Essay Exam III
Politics in America from 1846 to 1861 have been remembered mainly for being strongly influenced by slavery. It was the hot topic of the time. Abolitionism was on the rise while Americans who were proslavery stood by their beliefs. With the compromise of 1850 declaring Free states, the division of the north and south, incidents such as bleeding Kansas, the Dred Scott case, and the election of 1860, it was clear that American Politics were all about slavery.
The Gold Rush in California was simmering down and the area’s population had grown immensely. This influx of population led to California’s application for statehood. But California being admitted into the union would severely unbalance congress. And the south realized that California, New Mexico, Oregon, and Utah were all territories becoming states and none were willing to lend themselves to slavery. Debate over these territories raged on in congress until 1850 when a compromise was proposed by Henry Clay. The compromise passed by Senator Stephen A. Douglas, allowed California to be admitted as a free state and abolished the slave trade in the District of Columbia. As a concession to the south, congress also passed the Fugitive Slave Law and gave the New Mexico Territory the ability to determine their status on slavery. Through the compromise of 1850, America was able to temporarily solve the divisive issues taking place.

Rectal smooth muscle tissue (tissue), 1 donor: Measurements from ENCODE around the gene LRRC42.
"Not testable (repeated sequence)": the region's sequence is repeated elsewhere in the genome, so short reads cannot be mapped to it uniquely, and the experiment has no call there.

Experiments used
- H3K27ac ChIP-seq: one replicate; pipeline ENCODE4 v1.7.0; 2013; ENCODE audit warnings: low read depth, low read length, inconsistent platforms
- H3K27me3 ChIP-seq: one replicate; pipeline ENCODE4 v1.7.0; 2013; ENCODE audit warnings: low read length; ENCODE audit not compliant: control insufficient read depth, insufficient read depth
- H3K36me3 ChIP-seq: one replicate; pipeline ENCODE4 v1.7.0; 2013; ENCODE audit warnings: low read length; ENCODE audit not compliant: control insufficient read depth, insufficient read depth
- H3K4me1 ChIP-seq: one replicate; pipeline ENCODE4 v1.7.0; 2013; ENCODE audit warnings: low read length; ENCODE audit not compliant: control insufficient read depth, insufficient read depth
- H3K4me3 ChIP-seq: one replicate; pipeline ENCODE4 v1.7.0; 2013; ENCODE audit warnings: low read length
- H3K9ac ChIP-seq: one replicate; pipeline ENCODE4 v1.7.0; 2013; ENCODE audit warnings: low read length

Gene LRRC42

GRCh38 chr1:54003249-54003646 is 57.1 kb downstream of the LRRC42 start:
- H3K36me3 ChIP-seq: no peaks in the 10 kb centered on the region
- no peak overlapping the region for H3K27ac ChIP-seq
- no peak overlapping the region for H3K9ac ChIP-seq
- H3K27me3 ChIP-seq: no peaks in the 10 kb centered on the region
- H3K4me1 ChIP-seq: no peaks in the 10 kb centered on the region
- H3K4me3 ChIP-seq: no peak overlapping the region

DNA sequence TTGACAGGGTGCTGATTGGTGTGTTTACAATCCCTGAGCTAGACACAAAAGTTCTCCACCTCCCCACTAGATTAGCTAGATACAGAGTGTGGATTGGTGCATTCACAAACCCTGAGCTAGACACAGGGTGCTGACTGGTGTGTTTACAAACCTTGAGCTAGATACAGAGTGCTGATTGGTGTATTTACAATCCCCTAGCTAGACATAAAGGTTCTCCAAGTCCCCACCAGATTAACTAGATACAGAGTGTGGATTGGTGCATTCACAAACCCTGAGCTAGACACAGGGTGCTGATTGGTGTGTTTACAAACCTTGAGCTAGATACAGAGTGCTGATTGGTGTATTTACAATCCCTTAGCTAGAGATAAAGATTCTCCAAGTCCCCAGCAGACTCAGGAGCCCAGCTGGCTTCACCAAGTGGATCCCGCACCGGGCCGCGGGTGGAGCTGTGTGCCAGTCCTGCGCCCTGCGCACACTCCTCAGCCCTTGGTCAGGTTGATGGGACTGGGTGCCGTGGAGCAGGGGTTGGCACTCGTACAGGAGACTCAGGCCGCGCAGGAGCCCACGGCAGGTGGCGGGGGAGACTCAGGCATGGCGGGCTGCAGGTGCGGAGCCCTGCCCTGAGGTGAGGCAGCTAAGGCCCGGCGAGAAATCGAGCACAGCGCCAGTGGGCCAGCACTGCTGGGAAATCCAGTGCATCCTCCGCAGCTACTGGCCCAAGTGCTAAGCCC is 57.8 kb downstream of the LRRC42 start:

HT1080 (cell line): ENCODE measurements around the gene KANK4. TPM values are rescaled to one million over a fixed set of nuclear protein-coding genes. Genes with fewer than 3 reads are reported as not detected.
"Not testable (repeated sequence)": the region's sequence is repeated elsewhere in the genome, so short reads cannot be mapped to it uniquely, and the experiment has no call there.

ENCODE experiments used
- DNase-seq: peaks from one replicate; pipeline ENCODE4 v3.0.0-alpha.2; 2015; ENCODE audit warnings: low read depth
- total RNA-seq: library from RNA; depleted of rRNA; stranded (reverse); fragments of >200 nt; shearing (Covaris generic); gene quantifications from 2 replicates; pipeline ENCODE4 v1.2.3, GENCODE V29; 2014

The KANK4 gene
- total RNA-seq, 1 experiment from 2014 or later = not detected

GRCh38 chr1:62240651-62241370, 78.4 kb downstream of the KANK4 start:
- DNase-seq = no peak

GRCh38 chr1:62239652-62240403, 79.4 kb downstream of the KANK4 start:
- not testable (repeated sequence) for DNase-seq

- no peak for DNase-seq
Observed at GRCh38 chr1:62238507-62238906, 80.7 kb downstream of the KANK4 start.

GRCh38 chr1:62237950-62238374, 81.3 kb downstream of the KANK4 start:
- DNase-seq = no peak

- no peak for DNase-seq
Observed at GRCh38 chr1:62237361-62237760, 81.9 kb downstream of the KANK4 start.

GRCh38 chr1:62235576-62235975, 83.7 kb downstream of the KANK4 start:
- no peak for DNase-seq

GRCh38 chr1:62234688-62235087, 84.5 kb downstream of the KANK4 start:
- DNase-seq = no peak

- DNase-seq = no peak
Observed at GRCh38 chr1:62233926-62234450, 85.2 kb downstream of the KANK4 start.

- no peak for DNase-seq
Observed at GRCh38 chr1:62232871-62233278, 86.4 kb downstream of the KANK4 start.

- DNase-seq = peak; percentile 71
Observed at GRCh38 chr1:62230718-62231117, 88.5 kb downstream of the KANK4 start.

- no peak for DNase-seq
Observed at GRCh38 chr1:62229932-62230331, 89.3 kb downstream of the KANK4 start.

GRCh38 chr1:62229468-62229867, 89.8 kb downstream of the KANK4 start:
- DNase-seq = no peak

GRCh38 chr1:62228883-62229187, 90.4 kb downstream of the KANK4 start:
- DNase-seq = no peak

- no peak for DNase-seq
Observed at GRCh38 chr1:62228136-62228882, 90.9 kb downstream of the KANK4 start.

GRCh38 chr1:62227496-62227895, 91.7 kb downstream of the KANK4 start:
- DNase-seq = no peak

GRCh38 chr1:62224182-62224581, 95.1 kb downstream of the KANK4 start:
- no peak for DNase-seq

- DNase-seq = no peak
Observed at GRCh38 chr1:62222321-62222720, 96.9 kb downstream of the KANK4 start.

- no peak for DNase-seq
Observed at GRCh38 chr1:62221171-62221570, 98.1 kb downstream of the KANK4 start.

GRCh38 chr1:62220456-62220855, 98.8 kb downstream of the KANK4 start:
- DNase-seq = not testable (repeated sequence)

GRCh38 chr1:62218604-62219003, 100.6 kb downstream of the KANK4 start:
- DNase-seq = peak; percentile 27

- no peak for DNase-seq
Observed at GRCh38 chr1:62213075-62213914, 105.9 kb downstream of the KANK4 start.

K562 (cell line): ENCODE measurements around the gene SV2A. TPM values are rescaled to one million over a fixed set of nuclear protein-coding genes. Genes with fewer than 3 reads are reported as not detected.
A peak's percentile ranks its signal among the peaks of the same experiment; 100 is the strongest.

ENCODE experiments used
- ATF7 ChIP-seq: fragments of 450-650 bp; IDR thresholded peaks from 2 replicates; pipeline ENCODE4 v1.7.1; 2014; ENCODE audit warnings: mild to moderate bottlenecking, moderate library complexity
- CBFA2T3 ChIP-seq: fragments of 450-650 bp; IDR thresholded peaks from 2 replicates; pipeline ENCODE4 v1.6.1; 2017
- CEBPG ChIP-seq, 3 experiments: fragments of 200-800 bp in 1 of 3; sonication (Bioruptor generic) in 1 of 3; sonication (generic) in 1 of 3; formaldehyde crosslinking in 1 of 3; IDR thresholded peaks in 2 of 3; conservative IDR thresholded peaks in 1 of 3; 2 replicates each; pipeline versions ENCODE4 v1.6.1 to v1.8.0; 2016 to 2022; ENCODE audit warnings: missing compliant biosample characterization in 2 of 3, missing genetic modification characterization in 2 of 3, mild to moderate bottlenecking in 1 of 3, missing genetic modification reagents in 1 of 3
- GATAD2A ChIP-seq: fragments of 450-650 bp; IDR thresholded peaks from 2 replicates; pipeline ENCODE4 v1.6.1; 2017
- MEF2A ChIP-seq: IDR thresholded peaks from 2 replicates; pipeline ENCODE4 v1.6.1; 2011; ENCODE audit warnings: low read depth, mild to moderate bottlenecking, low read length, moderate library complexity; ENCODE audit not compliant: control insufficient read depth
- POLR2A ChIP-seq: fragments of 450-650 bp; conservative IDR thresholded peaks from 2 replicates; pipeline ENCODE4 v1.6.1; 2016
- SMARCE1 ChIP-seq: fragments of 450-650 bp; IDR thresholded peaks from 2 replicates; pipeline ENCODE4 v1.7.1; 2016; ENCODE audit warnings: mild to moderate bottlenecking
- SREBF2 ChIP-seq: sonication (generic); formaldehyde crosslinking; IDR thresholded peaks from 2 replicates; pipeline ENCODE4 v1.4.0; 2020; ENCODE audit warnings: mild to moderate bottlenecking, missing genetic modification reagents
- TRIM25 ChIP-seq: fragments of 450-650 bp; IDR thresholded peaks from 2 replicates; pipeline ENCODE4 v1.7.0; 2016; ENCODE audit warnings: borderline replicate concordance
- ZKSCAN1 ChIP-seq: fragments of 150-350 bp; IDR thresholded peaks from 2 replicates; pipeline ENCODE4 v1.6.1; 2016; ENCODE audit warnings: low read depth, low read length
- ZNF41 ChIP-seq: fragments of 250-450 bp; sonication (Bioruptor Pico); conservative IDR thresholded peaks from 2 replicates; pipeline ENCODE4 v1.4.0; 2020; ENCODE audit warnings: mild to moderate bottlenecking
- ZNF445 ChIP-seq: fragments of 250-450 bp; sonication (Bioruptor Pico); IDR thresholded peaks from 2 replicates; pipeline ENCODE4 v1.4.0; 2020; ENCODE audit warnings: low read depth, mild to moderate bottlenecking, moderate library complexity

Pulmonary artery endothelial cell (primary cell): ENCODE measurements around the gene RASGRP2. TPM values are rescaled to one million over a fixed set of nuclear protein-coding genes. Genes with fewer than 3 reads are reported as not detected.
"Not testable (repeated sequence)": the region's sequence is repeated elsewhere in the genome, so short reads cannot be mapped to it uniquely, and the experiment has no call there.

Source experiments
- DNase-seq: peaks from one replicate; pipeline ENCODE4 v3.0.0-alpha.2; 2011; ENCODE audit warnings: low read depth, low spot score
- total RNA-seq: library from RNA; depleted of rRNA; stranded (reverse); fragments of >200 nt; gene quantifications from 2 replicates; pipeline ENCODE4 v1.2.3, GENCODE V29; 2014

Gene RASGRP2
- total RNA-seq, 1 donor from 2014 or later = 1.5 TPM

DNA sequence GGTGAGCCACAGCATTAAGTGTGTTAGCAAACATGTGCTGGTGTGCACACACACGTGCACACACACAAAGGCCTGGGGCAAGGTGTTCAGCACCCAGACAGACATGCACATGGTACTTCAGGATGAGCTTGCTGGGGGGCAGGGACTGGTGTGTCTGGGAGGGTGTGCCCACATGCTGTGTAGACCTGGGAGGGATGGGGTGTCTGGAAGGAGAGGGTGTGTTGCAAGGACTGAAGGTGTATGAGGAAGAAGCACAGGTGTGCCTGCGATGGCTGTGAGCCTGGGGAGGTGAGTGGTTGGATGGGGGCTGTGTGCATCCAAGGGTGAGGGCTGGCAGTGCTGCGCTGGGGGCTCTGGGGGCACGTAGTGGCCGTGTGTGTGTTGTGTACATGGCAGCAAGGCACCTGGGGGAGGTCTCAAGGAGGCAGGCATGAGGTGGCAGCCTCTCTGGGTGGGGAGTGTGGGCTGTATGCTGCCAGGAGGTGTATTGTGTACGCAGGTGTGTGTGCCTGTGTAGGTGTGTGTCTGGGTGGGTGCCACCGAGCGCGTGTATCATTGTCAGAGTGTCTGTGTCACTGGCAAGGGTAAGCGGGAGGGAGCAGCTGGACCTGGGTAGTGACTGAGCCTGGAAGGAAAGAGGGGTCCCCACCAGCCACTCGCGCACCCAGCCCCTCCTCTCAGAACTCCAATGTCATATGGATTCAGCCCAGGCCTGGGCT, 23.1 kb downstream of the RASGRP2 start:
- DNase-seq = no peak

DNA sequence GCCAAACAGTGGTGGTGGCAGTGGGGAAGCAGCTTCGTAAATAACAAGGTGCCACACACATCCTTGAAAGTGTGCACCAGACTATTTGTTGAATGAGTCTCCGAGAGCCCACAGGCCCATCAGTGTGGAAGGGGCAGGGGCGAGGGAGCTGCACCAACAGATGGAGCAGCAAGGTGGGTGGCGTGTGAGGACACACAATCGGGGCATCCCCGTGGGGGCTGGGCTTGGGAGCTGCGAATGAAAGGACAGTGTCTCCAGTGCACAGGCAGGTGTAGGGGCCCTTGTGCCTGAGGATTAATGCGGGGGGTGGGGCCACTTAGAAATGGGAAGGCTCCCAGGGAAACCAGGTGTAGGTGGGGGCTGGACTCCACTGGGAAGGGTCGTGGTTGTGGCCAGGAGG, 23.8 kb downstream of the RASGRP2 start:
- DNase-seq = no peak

But the solution would soon be meaningless. Abolitionism was in its prime after the Second Great Awakening and the publication of Harrier Beecher Stowe’s novel, Uncle Tom’s Cabin. The proslavery-ites in America would not stand for this movement of abolition and this created tension and conflict all throughout the country. The Kansas-Nebraska act, introduced by Douglas, would allow Kansas and Nebraska to be open for white settlement in order to have the transcontinental railway pass through Chicago. This upset the South and Douglas repealed the Missouri Compromise and allowed new states to be subject to popular sovereignty. This split congress even more and led to an outbreak of violence. Both proslavery and abolitionist settlers madly rushed to Kansas to claim land. The 1855 elections for territorial legislature intensified sectional conflicts and created a 2 year stream of violence known as Bleeding Kansas. Only three years later, the Dred Scott decision took place and made slavery an even bigger topic. Dred Scott...